1. 18
  1.  

  2. 5

    It’s common to see beginners spending lots of energy switching back and forth between their editor and a terminal to run rustc, and then scrolling around to find the next error that they want to fix.

    For a while I’ve been really skeptical of the I in IDEs, but I’ve had a great experience with the rust-enhanced Sublime plugin. Admittedly I’ve only worked in small codebases, but I’ve found it to be extremely fast. I’m not sure precisely how Sublime plugins work, but they don’t seem to cause the main render thread to block so you can still scroll without jank while cargo check runs in the background. Additionally, having inline compiler suggestions with one-click acceptance really helps while you’re learning (that’s a clickable button that automatically replaces your text with the suggestion).

    1. 2

      To make a type that can never be created, simply create an empty enum. Use this where you want to prevent compilation of specific codepaths.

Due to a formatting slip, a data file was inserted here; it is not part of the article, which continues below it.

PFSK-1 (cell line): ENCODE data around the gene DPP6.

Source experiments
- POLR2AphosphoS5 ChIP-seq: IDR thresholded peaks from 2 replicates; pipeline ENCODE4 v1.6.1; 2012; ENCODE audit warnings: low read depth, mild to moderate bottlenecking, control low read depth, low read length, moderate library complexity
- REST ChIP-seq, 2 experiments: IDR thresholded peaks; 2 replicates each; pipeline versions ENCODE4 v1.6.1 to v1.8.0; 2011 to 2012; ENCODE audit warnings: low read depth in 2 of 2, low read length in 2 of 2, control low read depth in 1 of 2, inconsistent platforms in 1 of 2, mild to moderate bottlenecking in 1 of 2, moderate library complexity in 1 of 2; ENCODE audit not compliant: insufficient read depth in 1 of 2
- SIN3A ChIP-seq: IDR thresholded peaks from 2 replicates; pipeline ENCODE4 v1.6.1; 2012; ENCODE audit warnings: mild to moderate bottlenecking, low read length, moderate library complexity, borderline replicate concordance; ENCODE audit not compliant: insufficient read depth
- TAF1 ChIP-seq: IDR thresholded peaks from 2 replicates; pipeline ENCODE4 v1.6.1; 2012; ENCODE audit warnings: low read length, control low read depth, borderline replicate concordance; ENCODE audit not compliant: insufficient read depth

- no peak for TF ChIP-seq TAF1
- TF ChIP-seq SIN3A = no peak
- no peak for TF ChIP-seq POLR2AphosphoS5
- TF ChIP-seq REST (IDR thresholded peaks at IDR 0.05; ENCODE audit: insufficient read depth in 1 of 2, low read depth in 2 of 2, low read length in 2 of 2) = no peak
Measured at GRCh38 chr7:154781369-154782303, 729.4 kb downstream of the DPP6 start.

What does that mean, prevent compilation of specific code paths? When are we writing code paths that we don’t want to compile?

      1. 2

        For example, som API might be expecting a Result<V,E> type, but your specific operation can never fail. Then if you use the empty enum mentioned as the E-type, the compiler will know that there will never be an error and can remove all the error handling around your operation.

        There are plans to add a specific type to rust denoted !, called the never type, that has this specific meaning. Unfortunately the never type is problematic, so it has been delayed quite some time.

        1. 2

          On stable you can use ! for functions that never return, which is helpful in embedded where main should never return, or to make match arms typecheck when one of them exits the process, like a usage statement.

      2. 1

        I’ve been using shadowing to deal with Arc and thread::spawn. No indentation or incrementing required:

        let thing0 = Arc::new(thing);
        
        let thing = thing0.clone();
        thread::spawn(move || …);
        
        let thing = thing0.clone();
        thread::spawn(move || …);